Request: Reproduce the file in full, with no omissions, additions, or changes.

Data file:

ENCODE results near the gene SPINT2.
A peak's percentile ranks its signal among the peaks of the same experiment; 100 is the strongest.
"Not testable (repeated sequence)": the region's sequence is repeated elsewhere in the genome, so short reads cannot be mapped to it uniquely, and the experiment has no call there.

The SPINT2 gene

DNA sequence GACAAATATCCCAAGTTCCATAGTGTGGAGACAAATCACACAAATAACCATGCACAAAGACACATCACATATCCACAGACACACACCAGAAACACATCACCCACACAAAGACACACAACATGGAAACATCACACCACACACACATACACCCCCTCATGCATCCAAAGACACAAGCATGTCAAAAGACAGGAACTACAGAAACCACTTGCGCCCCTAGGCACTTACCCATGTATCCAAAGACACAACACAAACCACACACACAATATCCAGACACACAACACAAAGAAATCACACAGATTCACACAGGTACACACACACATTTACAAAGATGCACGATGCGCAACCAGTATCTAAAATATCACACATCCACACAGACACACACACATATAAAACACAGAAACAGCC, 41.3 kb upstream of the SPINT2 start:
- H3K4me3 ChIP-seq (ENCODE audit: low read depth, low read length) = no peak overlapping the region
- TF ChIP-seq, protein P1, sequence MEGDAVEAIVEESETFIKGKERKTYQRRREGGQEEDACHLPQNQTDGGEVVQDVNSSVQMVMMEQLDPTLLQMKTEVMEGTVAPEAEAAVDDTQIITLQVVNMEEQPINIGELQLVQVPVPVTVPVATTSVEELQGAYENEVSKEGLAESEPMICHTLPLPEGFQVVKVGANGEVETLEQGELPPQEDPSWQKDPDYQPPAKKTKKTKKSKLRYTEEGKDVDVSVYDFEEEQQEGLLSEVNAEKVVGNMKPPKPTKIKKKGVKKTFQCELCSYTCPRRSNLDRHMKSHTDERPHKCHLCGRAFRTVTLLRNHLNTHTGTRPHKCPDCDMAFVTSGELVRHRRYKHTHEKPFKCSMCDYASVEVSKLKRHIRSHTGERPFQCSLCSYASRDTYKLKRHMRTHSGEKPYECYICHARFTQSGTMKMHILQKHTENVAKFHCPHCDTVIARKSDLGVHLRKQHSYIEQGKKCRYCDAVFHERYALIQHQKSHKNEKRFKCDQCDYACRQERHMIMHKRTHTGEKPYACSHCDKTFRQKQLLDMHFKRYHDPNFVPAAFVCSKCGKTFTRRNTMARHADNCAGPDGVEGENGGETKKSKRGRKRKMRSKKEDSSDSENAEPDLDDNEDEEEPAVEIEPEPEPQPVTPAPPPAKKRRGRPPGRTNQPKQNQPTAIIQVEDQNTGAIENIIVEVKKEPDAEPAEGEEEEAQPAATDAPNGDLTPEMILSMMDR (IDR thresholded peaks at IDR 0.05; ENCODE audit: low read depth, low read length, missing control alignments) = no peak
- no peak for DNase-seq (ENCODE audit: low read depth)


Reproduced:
ENCODE results near the gene SPINT2.
A peak's percentile ranks its signal among the peaks of the same experiment; 100 is the strongest.
"Not testable (repeated sequence)": the region's sequence is repeated elsewhere in the genome, so short reads cannot be mapped to it uniquely, and the experiment has no call there.

The SPINT2 gene

DNA sequence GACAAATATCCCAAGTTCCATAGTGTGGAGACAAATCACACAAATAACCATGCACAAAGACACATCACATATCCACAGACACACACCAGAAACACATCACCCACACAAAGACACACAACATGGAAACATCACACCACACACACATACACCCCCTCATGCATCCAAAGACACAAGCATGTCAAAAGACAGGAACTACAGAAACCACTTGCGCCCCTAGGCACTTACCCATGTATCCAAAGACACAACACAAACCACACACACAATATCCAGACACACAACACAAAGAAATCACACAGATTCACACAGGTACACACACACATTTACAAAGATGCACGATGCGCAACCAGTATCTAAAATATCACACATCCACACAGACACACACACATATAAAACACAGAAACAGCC, 41.3 kb upstream of the SPINT2 start:
- H3K4me3 ChIP-seq (ENCODE audit: low read depth, low read length) = no peak overlapping the region
- TF ChIP-seq, protein P1, sequence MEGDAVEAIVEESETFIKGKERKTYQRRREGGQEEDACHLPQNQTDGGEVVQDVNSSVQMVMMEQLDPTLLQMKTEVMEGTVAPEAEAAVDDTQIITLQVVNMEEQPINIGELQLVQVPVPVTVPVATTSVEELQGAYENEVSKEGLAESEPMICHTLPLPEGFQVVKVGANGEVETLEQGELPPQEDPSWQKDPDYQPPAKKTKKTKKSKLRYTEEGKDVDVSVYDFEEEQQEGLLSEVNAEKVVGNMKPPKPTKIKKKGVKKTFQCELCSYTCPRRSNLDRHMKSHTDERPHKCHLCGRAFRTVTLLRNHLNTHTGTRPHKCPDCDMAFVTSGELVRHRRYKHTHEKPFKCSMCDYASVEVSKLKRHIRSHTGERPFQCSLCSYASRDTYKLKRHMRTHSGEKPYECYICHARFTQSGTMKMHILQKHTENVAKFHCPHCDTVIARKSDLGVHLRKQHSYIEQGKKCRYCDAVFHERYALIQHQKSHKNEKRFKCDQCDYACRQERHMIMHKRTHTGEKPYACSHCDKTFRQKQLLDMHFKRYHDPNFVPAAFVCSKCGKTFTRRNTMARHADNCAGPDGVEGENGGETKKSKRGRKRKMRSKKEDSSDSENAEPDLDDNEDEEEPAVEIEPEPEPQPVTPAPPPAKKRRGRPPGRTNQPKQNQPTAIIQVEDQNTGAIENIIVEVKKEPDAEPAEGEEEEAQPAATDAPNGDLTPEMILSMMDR (IDR thresholded peaks at IDR 0.05; ENCODE audit: low read depth, low read length, missing control alignments) = no peak
- no peak for DNase-seq (ENCODE audit: low read depth)